The simple explanation is that a mortgage lender needs to ensure you have sufficient funds to cover the down payment, closing costs, and some might even want to see if you have enough reserves to cover the first few mortgage payments. It is paramount these funds belong to you and they have been in your account for a while. Underwriters are thoroughly trained to pinpoint all unacceptable sources of funds, hidden debts and other red flags by analyzing your bank statements. Before you begin the homebuying process, it is best to ensure you don’t have anything questionable on your statements that will raise a red flag.
Here are 3 of the most common red flags:
Applying for a loan is not something to take lightly. Your lender is going to inspect your finances to ensure you have the money you say you do, and that the money is really yours. It is best to analyze your finances from the perspective of a lender a few months before applying for a loan to ensure you reduce the risk of having any red flags. This will also give you time to gather the documentation or explanations you might need in case you think something will catch the lender’s eye. Keep it simple both before and during the application process by not adding or taking out any unnecessary funds, and to help ensure you have a smooth experience.
If you have any questions about the home buying process or documentation requirements, contact one of our licensed Mortgage Loan Originators. If you are ready to begin the home buying process, click here to get started!
Congratulations! You’re married! If you are like many married couples, the next big step on your To-Do List is to buy a home. More and more couples are choosing to wait until after the wedding to buy a home because they don’t want the additional stress on top of wedding planning and work. Whatever your reasons are for waiting, you know that buying a home is a major milestone. We want to make sure you are prepared, so we’ve come up with a list of important things to know about buying a home after marriage.
Finances: Now that you are married and applying for a loan, you need to understand that your finances have also tied the knot. While you’ve probably discussed your spouse’s income or savings, there is much more you need to know. Make sure you thoroughly investigate all your finances before you begin the homebuying process to ensure you are aware of all potential issues that may come up. A lender will take both of your credit scores into consideration when reviewing your application, so it is vital you know where your partner stands financially. Bad credit scores and student debt can severely impact the loan value and interest rate a lender is able to offer you. If one of you has a poor score or a large sum of debt, it could influence how you choose to proceed with the loan. You may need to proceed with only one person on the loan and decide who should be on the title of the property. Once you are ready and have your finances straightened out, meet with a lender to get prequalified.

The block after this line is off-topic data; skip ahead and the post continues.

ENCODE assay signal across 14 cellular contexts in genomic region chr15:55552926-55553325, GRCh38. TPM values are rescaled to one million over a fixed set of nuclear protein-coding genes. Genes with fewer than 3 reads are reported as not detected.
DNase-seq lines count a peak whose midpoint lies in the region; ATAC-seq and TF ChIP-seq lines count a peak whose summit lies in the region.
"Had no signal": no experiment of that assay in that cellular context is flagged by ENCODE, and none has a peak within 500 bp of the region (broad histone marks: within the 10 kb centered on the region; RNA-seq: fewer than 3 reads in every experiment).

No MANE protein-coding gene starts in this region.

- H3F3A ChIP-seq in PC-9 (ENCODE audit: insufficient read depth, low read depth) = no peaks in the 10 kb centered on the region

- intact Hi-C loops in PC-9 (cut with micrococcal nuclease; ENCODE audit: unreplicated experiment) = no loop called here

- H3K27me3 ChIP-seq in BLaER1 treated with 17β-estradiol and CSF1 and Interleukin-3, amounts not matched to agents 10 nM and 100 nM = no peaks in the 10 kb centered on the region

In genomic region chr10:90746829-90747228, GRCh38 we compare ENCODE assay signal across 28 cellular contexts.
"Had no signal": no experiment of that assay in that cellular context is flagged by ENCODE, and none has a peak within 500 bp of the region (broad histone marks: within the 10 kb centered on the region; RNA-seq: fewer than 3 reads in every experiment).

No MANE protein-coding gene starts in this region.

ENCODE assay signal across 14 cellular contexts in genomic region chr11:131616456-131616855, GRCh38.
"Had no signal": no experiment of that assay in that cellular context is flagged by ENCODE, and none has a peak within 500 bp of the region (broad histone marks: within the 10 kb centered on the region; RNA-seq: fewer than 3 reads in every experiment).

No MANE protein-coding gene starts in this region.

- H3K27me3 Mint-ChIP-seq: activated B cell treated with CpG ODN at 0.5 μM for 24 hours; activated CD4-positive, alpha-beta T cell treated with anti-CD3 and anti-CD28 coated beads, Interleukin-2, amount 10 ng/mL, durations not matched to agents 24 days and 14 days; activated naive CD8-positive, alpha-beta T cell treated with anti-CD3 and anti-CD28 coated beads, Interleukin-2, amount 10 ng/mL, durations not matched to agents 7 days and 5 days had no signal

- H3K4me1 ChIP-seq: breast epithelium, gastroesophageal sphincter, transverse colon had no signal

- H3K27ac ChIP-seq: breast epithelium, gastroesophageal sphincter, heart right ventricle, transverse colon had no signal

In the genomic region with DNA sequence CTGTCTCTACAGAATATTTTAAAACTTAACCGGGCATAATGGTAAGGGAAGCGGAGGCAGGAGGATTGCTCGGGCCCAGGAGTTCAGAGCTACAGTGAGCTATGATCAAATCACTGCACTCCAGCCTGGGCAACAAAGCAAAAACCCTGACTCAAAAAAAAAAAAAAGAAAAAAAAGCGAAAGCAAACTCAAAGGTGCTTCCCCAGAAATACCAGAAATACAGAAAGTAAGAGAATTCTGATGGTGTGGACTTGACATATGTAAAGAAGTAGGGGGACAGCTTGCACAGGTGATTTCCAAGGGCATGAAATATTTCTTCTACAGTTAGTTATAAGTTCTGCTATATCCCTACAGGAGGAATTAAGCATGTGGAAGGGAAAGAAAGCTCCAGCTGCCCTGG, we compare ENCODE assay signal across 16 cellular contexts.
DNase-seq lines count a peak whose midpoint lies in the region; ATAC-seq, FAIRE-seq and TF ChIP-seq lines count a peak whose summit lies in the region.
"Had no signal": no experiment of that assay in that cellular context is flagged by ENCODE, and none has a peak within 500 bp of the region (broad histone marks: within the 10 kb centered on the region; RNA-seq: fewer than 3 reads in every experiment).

Compromises: Whether you’ve been living separately prior to the wedding or if you have been living together for a while, there are some compromises to make when purchasing a home. Any couple buying a home together will face the typical issues: where do you want to live, what kind of house do you like, what size home, etc. If you were living separately, you could also face the discussion of whose furniture you’ll keep or whose appliances or electronics are better. It is likely you won’t be able to use everything both of you have. Get ready to spend time compromising on everything the two of you own, on top of the compromises involving the home you choose.
Name Change: Waiting to purchase a home until after the wedding is great, but do not wait to change your name after you’ve begun the homebuying process. There is a significant amount of paperwork that is done by your lenders. If you decide to change your name in the middle of it, the process will be completely thrown off and even delayed. You should either change your name completely before you start the process, or wait until after you have closed on your home to avoid any conflict.
It’s More than Just a Financial Purchase: Buying a home with your spouse is not just a financial investment, it is also an emotional one. The homebuying process is stressful and mentally draining; you are going to need to support one another. You are also going to have to discuss all possible future outcomes, such as divorce and separation—especially if your loan or title is going under one person. If your relationship turns to that direction, you don’t want to be caught off guard or have the obligation of a mortgage payment to fall on one of you. There needs to be an honest conversation between spouses to discuss every aspect of the homebuying process to ensure you are on the same page and completely ready.